12. Sorry about that! I read your post in a sleep deprived haze and these are things that I’ve been ruminating on lately as I determine which direction our homeschool will take. The result? Not reading carefully and jumping to conclusions about things you did not say! Natural learning is interesting. I think all kids engage in natural learning, it is hard wired, but not necessarily about things that people consider life skills or school subjects. And natural learning can be very inefficient and choppy. Eldest loves to bake and she is an avid gardener. She’s picked up all sorts of math along the way and it’s math she enjoys and doesn’t complain about. Yay, natural learning! But, as nice as that is, it would take her a dozen years at this rate to learn Just elementary mathematics. And when I suggested that we purposefully use gardening as a vehicle for learning math, she politely declined. She didn’t want to get soured on her love, lol. i think any educational philosophy that someone creates out of abstract ideas of what children are like will be problematic to some extent. Especially if it is not based on a tradition (which should at least in theory have experiential results). That’s one of the reasons I like the work of Ella Frances Lynch. It is not a new philosophy per say, but a way to apply a tradition in a home environment. And she limits herself to the ten and under crowd. And at the end of the day her advice is always: don’t listen to me blindly, know your kid and circumstances and use your wisdom! Anyway, if you are into educational philosophy, well worth reading.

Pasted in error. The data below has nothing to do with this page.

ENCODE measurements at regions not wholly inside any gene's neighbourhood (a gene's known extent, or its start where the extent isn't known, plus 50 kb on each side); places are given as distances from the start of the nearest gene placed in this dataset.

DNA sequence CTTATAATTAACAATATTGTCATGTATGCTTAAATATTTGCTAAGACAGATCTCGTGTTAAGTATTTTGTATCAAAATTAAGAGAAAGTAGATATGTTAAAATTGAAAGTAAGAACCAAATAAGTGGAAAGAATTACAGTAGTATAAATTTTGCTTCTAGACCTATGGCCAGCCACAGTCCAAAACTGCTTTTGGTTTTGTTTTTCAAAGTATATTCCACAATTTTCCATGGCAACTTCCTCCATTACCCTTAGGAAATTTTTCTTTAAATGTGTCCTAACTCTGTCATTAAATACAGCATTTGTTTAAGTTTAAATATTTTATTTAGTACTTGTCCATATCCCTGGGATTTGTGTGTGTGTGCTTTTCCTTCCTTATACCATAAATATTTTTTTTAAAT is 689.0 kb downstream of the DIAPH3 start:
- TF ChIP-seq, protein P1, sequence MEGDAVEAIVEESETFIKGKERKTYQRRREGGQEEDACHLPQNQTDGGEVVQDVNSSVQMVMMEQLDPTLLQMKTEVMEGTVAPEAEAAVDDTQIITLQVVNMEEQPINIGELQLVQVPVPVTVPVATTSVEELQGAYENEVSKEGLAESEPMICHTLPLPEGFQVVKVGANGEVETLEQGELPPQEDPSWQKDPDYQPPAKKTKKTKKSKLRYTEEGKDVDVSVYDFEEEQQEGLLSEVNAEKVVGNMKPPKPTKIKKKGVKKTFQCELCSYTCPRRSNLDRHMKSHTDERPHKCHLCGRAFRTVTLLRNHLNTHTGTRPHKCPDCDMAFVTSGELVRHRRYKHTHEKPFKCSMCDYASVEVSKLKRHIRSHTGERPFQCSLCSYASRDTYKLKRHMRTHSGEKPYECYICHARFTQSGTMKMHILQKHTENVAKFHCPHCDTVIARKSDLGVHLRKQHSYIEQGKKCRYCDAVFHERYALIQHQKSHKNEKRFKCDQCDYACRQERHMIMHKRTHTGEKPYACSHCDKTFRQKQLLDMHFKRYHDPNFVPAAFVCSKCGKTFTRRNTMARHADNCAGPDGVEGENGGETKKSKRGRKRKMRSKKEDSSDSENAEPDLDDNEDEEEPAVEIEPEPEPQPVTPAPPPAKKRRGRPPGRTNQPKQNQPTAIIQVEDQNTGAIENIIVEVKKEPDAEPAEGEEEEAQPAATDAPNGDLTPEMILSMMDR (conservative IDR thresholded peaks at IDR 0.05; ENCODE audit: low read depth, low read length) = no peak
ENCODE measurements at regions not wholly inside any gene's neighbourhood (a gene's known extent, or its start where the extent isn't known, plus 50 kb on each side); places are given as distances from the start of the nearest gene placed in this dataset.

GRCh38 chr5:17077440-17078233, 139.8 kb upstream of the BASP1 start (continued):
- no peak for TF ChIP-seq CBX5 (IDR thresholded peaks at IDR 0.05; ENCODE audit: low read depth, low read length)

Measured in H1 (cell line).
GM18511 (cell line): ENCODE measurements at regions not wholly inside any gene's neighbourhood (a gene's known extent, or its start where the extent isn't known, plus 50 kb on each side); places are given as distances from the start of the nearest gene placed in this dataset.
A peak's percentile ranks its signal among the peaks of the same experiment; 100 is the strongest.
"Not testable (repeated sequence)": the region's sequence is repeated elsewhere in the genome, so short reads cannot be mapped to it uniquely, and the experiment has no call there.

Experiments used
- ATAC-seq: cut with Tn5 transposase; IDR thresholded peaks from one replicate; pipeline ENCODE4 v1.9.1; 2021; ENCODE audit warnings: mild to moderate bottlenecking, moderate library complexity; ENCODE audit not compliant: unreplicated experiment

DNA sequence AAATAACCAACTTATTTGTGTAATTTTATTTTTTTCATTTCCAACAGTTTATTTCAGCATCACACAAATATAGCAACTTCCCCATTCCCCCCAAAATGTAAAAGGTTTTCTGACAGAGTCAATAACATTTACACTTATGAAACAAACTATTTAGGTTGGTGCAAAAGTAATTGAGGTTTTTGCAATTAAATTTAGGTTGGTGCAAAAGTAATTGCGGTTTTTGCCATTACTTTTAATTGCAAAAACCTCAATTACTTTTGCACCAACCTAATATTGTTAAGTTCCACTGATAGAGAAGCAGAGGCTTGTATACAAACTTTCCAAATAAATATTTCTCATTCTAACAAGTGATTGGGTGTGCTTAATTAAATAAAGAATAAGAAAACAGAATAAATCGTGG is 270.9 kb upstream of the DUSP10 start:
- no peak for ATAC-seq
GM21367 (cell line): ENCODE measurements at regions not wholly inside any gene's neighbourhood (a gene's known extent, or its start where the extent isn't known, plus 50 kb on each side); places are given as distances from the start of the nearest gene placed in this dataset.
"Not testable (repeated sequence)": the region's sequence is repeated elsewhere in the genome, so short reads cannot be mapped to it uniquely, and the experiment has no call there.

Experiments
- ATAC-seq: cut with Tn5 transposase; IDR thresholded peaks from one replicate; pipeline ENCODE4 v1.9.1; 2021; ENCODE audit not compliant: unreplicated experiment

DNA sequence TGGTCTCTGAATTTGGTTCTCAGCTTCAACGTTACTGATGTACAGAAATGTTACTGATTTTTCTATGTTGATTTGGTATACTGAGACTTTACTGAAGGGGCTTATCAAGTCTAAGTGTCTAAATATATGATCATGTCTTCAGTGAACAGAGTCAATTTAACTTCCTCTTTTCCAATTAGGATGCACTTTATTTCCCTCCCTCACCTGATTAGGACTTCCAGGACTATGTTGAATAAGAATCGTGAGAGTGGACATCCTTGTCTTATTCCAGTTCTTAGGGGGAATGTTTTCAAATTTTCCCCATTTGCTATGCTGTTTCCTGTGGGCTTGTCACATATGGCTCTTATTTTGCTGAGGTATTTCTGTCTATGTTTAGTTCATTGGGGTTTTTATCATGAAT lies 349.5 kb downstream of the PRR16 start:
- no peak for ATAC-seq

13. Cardinal Sarah gave a homily a few years back during a memorial service. You might find this interesting and the original text in French might be worth including in your lesson plans. https://www.catholicworldreport.com/2017/09/09/cardinal-sarah-terrorism-of-thought-and-the-fight-for-faith/ Let me browse DH’s bookshelves for anything for this age group.
  14. I would not equate Holt and Mason. CM, despite the nature studies etc is almost the opposite of unschooling. And it’s been a while since I’ve read her works but I don’t recall anything about “interest led” in cm either. If anything, it is very prescribed, but with short, efficient lessons. At least past kindergarten. I think CM has been far too idealized in home schooling circles and a lot of what counts as a CM education is not it. Personally, I am not a fan of CM if only because my children and I like to dive in with both feet and short ten minute lessons where one is forced to switch topics even if one is engaged do not cut it here. There are other reasons, but that is definitely at the top. As for Holt, I am a bit more sympathetic though with major reservations. Eldest and I are reading “Study is Hard Work” together and the forward of the book defines formal education as accelerated learning. I really like that definition. I am a subscriber to idea that children and adults learn most easily that which interests them. And I do a fair bit of leaving my children alone so that they can learn as much as they can in a natural manner. But, I also believe that some things are worth studying even if they do not particularly engage the child’s interest. I believe in accelerated (focused, intentional, prescribed, whatever term one wants to use) learning of some subjects is superior to natural learning. This is because I do espouse tradition in education, which Holt outright rejected. eta as well: I do not believe that modern radical unschoolers are representing Holt’s ideas very accurately. There is a lot to learn from his books even if one rejects unschooling.
  15. Not a book or documentary, but we enjoyed this little production on the War of the Vendee. A bit on the romanticized side but engaging.